Sustainable Thematic Opportunities in a Post-COVID World
Over a year into the COVID-19 pandemic, it is clear that a strong, vaccine-driven recovery is now unfolding around the world. It is also evident that the pandemic has permanently altered many facets of our society, ranging from health and lifestyle, to the economy. As sustainable thematic investors, the pandemic holds long-term implications for how we at J. Safra Sarasin Sustainable Asset Management invest, as we aim to identify the disruptors and growth companies that will emerge as “winners” over the next decades.
COVID-19 has demonstrated the resilient nature of societies, including consumers and businesses alike. Being able to anticipate the behaviour of consumers as lockdown restrictions ease, will be vital in identifying attractive opportunities within our sustainable thematic process. This is especially true when looking at the “Evolving Consumption” theme within our investment strategy, which involves studying consumer behaviour and spending habits. With record levels of savings accumulated during the lockdown, we expect spending to bounce back strongly as economies reopen.
The way we consume is changing
As the name of our theme suggests, consumption patterns are constantly evolving. Over time, the groups with the biggest spending power, and what they choose to spend on, will change. In less than a decade, more than two-thirds of the world population will be considered “middle income” . Most of this will be driven by emerging markets, as well as higher income growth among females. This is expected to boost sales for travel and luxury goods, which regularly feature as some of the most-coveted goods among this group. While COVID-19 has temporarily dampened demand for such items, this could rebound strongly once lockdown measures ease again.
Another area that has demonstrated above-average growth in recent years is the experience economy, supported by growing wealth across regions as well as inter-generationally. Increasingly, consumers prefer “experiences” to “objects”, as disposable income grows and discretionary spending increases. The pandemic may have also helped to solidify this preference, as locked-down populations yearn for the experiences that they have missed during the pandemic. From a psychological perspective, studies have also shown that experiences tend to provide greater and longer-lasting utility as compared to objects.
Walt Disney – a true thematic leader
A good example of a company that offers “experiences”, while being quick to adapt to a post-COVID world, is Walt Disney. Initially founded in 1923, the company was originally a cartoon studio. Yet today, thanks to its unrivalled intellectual property, Walt Disney operates across different areas, such as theme parks, cable networks, and streaming, each benefitting from relatively inelastic demand.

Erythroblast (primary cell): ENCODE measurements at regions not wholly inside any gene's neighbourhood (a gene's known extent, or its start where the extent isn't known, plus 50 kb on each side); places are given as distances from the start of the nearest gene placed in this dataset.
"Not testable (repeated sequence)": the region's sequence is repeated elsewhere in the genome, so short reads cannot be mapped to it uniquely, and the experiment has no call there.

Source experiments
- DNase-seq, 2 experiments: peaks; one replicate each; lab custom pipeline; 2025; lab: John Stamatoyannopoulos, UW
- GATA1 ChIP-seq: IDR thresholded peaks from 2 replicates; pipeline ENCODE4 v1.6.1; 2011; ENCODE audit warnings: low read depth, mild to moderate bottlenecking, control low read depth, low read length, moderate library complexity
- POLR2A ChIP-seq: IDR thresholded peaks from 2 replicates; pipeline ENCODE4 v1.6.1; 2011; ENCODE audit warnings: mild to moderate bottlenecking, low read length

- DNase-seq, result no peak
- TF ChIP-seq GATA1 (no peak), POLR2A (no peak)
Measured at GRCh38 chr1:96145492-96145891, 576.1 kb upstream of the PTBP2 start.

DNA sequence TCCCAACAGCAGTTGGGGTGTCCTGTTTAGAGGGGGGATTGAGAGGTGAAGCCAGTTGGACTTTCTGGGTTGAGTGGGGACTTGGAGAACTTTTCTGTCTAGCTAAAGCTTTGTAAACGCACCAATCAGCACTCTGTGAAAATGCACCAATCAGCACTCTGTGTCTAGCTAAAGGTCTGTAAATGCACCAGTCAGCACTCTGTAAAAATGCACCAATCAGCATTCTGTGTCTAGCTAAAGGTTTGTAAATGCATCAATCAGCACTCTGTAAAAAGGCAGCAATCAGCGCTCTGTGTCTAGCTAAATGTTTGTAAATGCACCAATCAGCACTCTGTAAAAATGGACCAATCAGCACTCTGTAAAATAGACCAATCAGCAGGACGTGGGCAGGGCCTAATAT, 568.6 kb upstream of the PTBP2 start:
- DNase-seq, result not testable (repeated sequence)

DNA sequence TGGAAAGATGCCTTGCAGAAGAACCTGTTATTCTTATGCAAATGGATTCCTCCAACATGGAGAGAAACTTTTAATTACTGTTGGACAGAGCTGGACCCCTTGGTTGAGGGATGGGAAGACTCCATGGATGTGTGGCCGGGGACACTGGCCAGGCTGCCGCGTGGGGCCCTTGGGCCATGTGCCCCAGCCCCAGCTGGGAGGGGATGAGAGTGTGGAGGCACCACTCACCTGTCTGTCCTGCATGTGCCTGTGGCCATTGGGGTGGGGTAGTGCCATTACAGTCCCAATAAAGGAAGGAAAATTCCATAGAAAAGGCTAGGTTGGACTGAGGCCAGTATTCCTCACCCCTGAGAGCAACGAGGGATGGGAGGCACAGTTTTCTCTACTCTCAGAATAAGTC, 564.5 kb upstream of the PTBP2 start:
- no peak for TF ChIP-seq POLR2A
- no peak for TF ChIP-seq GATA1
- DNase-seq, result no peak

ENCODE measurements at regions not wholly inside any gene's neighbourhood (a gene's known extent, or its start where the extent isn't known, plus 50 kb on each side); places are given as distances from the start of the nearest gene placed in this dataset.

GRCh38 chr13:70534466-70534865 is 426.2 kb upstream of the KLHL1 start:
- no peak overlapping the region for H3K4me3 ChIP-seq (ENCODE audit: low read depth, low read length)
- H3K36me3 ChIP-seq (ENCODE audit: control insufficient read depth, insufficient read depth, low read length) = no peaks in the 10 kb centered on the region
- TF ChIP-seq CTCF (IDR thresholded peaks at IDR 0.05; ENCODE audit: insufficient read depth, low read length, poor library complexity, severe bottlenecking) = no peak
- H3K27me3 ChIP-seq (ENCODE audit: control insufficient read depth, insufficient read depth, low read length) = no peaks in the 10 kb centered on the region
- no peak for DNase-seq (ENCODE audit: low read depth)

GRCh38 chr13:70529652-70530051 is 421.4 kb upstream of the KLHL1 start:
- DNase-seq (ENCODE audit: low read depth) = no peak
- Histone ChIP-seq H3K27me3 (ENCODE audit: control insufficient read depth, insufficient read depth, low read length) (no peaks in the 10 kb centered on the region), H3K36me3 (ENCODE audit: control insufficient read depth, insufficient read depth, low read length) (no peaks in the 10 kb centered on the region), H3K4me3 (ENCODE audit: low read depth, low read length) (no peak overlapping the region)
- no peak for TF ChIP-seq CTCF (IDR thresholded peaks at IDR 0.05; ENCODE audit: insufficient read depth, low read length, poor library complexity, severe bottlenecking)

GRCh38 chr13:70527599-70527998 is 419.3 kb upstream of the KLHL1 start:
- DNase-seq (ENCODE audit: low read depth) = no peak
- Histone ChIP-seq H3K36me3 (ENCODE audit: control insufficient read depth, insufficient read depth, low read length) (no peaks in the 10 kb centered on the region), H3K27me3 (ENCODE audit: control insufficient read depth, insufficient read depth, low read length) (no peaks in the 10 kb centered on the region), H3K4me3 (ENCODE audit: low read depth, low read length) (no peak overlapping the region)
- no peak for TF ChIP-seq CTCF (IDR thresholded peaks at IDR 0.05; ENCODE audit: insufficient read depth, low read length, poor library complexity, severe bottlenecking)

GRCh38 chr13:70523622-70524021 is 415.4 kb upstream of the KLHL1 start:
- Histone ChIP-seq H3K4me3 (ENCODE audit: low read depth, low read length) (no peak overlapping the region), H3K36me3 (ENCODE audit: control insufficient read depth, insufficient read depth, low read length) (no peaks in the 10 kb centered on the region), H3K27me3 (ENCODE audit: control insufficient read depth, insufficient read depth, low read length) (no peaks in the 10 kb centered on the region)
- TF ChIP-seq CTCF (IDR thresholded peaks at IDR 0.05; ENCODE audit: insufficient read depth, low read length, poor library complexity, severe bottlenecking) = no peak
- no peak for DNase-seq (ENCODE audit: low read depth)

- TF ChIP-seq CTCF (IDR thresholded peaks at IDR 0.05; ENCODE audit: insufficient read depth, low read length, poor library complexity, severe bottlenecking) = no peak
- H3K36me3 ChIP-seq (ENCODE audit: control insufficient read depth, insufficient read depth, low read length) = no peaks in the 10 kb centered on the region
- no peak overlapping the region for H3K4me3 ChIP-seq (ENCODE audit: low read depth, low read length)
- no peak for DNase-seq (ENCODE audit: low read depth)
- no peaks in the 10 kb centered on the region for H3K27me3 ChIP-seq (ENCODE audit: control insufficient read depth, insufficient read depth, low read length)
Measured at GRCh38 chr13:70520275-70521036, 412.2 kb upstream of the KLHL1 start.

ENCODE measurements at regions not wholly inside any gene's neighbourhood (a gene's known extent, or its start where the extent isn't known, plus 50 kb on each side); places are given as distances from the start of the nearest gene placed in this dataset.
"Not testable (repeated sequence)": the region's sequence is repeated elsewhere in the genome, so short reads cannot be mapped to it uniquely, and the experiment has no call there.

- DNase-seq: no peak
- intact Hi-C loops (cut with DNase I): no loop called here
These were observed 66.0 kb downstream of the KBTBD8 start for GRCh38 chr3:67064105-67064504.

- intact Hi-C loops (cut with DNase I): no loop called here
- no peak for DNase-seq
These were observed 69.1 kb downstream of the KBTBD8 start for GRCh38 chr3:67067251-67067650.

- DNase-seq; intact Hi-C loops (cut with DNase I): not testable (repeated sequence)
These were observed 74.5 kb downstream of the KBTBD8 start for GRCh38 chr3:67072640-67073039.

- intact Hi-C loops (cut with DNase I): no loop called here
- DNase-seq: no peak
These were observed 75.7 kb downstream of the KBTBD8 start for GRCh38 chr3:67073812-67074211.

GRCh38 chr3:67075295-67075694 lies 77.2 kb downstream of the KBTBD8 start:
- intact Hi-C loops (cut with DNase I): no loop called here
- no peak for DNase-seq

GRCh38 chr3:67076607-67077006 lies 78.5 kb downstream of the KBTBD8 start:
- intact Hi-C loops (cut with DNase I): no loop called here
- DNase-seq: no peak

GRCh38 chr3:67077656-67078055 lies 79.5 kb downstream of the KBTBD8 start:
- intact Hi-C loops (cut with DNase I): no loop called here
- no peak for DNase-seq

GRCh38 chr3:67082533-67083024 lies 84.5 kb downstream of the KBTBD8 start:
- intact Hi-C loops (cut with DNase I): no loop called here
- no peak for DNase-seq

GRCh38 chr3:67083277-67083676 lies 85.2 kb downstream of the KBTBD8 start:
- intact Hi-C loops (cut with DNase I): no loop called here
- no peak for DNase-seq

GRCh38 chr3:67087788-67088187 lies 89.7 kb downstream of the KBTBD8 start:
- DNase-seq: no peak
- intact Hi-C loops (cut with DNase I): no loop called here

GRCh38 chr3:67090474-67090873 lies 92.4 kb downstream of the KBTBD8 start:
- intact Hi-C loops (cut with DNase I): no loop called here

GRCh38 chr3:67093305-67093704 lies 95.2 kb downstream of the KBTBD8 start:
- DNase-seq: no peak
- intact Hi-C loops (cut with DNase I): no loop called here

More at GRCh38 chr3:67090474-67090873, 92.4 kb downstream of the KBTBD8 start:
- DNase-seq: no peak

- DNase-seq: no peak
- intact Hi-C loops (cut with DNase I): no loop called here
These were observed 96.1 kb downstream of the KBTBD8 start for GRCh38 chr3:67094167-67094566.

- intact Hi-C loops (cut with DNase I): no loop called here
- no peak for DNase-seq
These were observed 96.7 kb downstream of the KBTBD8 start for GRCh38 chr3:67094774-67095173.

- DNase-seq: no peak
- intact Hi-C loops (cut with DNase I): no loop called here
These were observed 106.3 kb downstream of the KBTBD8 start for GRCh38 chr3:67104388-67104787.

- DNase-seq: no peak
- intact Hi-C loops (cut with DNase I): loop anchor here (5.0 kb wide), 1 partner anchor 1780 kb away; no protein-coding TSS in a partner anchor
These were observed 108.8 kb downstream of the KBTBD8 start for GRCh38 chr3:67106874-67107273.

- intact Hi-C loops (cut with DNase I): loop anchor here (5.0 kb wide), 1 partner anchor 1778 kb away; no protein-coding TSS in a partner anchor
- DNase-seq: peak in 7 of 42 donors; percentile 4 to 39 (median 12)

Content has always been at the core of Disney’s business and its success hinges on its ability to create several revenue streams for each piece of content, such as Star Wars or Marvel. Since the opening of the first Disneyland in 1955, the company’s growing theme park business has played a crucial role in its storytelling capabilities, and continues to contribute a significant portion of earnings. In 2019, theme parks accounted for about one-third of both its revenues and profits.
However, as COVID-19 started to spread globally in early 2020, the company’s theme parks were forced to close. Together with the shutdown of cinemas worldwide, a number of Disney’s core businesses suffered. This was reflected in its share price, which hit record lows not seen since 2014.
As the pandemic took hold, stress tests were conducted on Disney to assess the health of its balance sheet in a scenario of lower earnings and negative operating leverage over a sustained period of time. Our evaluation gave us confidence that the company would not only withstand the pandemic, but is likely to receive a boost from rebounding demand as economies reopen, and untapped opportunities in the streaming business. Furthermore, the stress test exercise helped us to identify that its shares were undervalued in March and April 2020, which gave us conviction to build positions where appropriate.
Identifying sustainable thematic opportunities for the future
Investors are right in questioning the viability of their portfolios in a post-COVID world. Our sustainable thematic approach can continue providing an optimal framework for weathering the storm. It is underpinned by five overarching themes: evolving consumption, ageing, automation, climate change and digitalisation. Unconstrained by traditional geographic and sector definitions, our forward-looking framework enables us to identify powerful, sustainable global companies that offer meaningful exposure to these themes.